“I think it’s all right!”
“I’m sure of it,” said I, inhaling the appetizing aroma—“but, pray, where did you get it?”
“A man sold it to me—he had a lot of them.”
“Hum!” said I, “probably poached.”
“I bought this for sixpence—out of the old shoe.”
“Sixpence?—then they certainly were poached. These are the Cambourne Woods, and everything upon them fish, flesh, or fowl, living or dead—belongs to the Lady Sophia Sefton of Cambourne.”
“Then—perhaps we had better not eat it,” said she, glancing at me over her shoulder—but, meeting my eye, she laughed. And so we presently sat down to supper and, poached though it may have been, that rabbit made a truly noble end, notwithstanding.
WHICH RELATES SOMEWHAT OF CHARMIAN BROWN
We were sitting in the moonlight.
“Now,” said Charmian, staring up at the luminous heaven, “let us talk.”
“Willingly,” I answered; “let us talk of stars.”
“No—let us talk of ourselves.”
“As you please.”
“Very well, you begin.”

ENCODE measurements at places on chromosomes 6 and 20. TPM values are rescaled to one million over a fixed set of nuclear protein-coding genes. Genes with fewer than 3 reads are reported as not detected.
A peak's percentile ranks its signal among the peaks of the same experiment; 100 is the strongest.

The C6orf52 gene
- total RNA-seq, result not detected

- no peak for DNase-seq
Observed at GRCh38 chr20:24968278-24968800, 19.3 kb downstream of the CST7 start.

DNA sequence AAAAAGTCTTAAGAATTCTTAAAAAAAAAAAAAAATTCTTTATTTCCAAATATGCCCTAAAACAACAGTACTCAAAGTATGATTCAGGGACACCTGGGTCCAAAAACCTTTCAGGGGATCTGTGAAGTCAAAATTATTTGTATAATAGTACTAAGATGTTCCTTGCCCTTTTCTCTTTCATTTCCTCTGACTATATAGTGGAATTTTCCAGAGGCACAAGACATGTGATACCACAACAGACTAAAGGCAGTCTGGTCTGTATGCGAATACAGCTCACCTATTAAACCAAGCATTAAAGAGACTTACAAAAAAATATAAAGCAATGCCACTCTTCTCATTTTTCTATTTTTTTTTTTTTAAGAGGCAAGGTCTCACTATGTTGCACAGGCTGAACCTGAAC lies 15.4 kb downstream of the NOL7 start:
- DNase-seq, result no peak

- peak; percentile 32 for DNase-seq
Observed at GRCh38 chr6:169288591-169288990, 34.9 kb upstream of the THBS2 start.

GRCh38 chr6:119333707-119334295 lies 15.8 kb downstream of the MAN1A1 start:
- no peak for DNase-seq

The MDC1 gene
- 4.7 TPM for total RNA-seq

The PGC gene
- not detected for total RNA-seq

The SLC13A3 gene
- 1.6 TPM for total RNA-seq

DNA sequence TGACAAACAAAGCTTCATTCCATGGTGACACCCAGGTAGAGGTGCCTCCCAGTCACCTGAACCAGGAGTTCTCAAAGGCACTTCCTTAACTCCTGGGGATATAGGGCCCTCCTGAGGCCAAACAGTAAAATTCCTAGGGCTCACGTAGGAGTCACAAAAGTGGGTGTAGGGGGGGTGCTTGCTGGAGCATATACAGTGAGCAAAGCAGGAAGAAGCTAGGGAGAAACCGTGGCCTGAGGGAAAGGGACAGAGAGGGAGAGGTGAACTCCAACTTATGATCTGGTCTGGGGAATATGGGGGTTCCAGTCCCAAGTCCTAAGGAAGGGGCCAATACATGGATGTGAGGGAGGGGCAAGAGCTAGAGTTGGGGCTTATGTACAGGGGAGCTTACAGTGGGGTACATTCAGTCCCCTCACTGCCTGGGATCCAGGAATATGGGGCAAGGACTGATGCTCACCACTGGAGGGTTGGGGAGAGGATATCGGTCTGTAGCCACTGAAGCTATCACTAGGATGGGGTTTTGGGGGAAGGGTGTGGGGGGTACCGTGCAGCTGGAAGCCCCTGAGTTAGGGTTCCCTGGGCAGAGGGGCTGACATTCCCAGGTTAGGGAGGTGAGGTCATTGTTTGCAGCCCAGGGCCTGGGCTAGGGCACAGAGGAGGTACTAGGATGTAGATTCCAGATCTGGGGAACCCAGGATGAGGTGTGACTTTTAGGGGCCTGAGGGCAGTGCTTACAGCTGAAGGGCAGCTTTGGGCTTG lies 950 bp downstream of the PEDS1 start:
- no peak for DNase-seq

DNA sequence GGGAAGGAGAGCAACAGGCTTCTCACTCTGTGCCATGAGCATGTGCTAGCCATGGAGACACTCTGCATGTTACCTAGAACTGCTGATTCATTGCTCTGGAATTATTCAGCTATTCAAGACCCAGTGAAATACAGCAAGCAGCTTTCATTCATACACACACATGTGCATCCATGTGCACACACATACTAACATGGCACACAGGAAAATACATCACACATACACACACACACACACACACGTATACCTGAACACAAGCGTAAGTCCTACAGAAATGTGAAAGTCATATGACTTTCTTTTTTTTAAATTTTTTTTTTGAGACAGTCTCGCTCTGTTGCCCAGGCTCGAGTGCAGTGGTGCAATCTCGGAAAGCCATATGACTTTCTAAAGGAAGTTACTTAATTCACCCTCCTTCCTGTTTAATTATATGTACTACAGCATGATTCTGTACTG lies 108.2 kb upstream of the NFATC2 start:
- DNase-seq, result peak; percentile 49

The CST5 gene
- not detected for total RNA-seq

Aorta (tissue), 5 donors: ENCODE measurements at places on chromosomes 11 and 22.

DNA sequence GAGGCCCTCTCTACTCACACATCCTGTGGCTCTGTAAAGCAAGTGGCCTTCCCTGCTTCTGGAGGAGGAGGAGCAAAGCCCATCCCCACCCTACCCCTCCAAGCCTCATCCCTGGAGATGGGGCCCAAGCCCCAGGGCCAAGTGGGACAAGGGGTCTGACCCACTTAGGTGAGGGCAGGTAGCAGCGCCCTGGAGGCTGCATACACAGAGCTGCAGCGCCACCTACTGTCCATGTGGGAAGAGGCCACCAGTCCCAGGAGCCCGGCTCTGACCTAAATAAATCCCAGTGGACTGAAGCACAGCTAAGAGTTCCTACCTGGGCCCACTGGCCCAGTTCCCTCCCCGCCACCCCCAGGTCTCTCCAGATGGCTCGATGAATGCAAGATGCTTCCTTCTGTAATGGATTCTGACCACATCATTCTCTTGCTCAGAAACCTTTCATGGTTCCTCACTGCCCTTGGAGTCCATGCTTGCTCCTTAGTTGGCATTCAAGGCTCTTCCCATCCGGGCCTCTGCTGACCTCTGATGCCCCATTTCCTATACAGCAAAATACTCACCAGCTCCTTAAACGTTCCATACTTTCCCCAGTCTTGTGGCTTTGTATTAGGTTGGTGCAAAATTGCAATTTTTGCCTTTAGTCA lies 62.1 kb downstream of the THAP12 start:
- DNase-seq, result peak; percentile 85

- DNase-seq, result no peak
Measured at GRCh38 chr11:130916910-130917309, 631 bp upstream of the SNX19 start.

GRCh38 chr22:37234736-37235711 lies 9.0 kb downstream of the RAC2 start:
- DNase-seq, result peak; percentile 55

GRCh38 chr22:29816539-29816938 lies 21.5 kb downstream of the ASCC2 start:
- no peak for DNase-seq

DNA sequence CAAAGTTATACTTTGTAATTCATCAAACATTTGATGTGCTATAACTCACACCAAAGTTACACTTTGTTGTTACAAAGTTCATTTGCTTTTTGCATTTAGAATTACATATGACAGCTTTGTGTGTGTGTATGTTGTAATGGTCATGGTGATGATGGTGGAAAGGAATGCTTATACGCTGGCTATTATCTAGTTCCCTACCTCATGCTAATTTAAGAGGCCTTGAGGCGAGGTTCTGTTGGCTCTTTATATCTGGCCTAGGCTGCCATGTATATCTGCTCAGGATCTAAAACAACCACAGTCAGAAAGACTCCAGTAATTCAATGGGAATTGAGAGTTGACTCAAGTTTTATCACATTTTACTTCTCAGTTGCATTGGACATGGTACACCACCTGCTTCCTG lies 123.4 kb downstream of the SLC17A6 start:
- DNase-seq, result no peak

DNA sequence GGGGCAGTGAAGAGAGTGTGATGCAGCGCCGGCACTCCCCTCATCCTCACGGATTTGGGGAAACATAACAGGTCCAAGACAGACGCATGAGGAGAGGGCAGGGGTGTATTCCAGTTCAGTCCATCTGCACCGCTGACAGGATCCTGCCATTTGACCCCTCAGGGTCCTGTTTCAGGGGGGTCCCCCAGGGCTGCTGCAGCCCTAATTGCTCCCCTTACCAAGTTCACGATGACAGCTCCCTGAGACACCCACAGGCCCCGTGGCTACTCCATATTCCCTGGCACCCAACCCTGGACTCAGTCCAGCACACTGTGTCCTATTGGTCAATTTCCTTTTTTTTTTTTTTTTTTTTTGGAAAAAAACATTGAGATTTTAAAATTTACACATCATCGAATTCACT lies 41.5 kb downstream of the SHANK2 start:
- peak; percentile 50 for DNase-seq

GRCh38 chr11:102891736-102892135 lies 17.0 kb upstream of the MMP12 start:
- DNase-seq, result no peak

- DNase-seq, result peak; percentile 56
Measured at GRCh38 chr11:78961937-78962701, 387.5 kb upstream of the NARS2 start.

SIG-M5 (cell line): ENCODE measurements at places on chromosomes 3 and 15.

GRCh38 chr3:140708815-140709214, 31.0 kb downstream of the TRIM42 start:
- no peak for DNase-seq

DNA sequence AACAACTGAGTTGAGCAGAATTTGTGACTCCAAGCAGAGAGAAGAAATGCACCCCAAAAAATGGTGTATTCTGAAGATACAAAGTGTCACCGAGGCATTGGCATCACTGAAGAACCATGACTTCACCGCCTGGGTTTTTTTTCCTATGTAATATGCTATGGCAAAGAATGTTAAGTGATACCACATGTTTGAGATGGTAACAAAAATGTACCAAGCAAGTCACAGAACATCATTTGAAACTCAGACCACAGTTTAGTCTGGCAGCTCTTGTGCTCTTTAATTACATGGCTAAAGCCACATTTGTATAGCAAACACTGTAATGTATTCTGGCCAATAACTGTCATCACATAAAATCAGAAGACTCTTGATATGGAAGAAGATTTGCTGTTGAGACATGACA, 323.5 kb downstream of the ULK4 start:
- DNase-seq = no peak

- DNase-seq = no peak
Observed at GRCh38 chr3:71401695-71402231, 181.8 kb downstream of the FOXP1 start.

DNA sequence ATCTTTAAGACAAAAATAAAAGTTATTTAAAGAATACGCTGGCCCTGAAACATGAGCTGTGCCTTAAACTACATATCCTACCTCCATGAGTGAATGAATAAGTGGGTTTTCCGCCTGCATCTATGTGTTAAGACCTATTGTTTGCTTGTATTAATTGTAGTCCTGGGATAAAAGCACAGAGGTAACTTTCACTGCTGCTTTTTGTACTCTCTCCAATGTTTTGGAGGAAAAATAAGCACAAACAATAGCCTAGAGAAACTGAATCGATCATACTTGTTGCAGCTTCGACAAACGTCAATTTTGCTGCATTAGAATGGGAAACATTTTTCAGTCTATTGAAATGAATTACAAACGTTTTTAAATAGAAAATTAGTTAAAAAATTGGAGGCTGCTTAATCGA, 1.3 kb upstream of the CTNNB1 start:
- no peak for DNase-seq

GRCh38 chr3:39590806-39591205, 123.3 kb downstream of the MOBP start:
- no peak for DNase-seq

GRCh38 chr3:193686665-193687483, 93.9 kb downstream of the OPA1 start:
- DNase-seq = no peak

“Well—I am a blacksmith.”
“Yes, you told me so before.”
“And I make horseshoes—”
“He is a blacksmith, and makes horseshoes!” said Charmian, nodding at the moon.
“And I live here, in this solitude, very contentedly; so that it is only reasonable to suppose that I shall continue to live here, and make horseshoes—though, really,” I broke off, letting my eyes wander from my companion’s upturned face back to the glowing sky, once more, “there is little I could tell you about so commonplace a person as myself that is likely to interest you.”
“No,” said Charmian, “evidently not!” Here my gaze came down to her face again so quickly that I fancied I detected the ghost of a smile upon her lips.
“Then,” said I, “by all means let us talk of something else.”
“Yes,” she agreed; “let us talk of the woman Charmian—Charmian —Brown.” A tress of hair had come loose, and hung low above her brow, and in its shadow her, eyes seemed more elusive, more mocking than ever, and, while our glances met, she put up a hand and began to, wind this glossy tress round and round her finger.
“Well?” said she.
“Well,” said I, “supposing you begin.”
“But is she likely to interest you?”
“I think so—yes.”
“Aren’t you sure, then?”
“Then why don’t you say so?”
“I thought you would take that for granted.”
“A woman should take nothing for granted, sir.”
“Then,” said I, “supposing you begin.”
“I’ve half a mind not to,” she retorted, curling the tress of hair again, and then, suddenly: “What do you think of Charmian Brown?”
“I think of her as little as I can.”